My personal favourite is of Wyndham's work is "Pawley's Peepholes". One of his short stories it features an English town invaded by tourists from the far future who make a nusiance of themselves. Eventually the townsfolk turn the tables by advertising that visitors can come and see time travellers from the future. Recently BBC4 dramatised another of his stories: "Random Quest" in which a scientist is propelled into a parallel universe where he finds he is a sci-fi writer with a wife angry over an affair he's had. It starred Samuel West and Kate Ashfield and was adapted by Richard Fell who also scripted the remakes of "The Quatermass Experiment" and "A for Andromeda". BBC4 also did a drama-documentary of Wyndham with Chris Langham, but because of his recent personal difficulties it's unlikely to be repeated.
While we're on the subject, has anyone heard the 1968 radio version of "Day of the Triffids" which was released by BBC Audiobooks in July?

Author:  Lonesome Crow [ Sun Dec 24, 2006 9:05 pm ]
Post subject: 

I saw the BBC4 evening on Wyndham a few weeks ago.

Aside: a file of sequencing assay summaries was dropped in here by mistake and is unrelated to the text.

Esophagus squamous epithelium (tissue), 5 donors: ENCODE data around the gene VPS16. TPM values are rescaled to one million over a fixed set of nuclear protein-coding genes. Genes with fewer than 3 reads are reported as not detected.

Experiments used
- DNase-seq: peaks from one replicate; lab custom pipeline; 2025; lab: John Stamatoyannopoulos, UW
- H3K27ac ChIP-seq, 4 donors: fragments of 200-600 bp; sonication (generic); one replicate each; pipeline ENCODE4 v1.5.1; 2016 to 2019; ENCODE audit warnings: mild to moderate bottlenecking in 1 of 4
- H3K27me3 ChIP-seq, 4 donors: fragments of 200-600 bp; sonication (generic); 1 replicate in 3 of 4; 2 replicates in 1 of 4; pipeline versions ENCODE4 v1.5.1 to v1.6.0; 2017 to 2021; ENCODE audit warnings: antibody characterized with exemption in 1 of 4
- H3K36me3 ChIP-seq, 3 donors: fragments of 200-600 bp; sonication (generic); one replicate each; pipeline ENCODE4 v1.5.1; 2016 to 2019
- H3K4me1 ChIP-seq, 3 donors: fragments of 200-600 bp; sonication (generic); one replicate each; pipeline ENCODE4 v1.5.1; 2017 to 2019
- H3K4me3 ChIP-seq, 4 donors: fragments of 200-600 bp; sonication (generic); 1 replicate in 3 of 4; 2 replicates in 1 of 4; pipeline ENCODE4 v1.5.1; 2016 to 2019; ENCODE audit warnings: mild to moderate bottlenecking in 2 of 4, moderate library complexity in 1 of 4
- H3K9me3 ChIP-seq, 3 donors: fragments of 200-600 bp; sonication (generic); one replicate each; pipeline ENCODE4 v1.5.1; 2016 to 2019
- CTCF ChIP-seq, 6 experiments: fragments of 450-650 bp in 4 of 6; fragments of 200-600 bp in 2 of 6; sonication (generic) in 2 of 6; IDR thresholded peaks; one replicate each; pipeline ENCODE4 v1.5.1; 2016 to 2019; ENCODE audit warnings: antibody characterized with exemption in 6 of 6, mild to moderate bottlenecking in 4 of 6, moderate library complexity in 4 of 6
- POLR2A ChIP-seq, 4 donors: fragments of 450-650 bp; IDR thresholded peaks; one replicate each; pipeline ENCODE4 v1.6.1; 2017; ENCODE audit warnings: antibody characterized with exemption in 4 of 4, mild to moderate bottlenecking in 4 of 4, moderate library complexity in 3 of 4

Wyndham asked Brian Aldiss if he would like to co. write the 'Web' with him, but Aldiss declined.
I saw 'Random Quest' and wasn't impressed, it may have been a better short story than a play, some author's work just don't work on the screen.
Yes I have heard of the 1968 radio version of 'Day of the Triffids' I believe it's a dramatization, I didn't bother getting it as BBC7 did an unabridged broadcast of 'Day of the Triffids' a couple of years ago, which I recorded and saved on CD. :D

Author:  Loz [ Tue Dec 26, 2006 1:31 pm ]
Post subject: 

I caught a copule of Triffids Episodes on BBC 4. Amazing what I had remembered almost exactly the same.
Great stuff.
Chrysalids was my favourite. I read an adaptation for young peoples theatre recently and it was awful. the writer had cut so much out.

Author:  craigr [ Mon Nov 17, 2008 5:51 am ]
Post subject: 

Resurrecting another old thread...
I saw this version in the 1980's when I was a teen, and was very impressed with it. Way better than the classic old movie, and I felt that it portrayed things as they might actually occur if it were real; civilisation collapses, individuals struggle to survive (and revamp their concepts of society in the process). Thought-provoking stuff. After all these years, I still don't have a copy of my own. Must find one...

Author:  Lonesome Crow [ Mon Nov 17, 2008 10:57 pm ]
Post subject: 

'The Day of the Triffids' is very similar to 'The war of the worlds' both books are more about people and how they cope with a world falling apart around them, than they are about Martians or Walking vegetable.
Both books have large portions of story without any Martians or Triffids in it and both stories are written from a personal account viewpoint.

I like them both very much.

Page 1 of 1 All times are UTC
Powered by phpBB © 2000, 2002, 2005, 2007 phpBB Group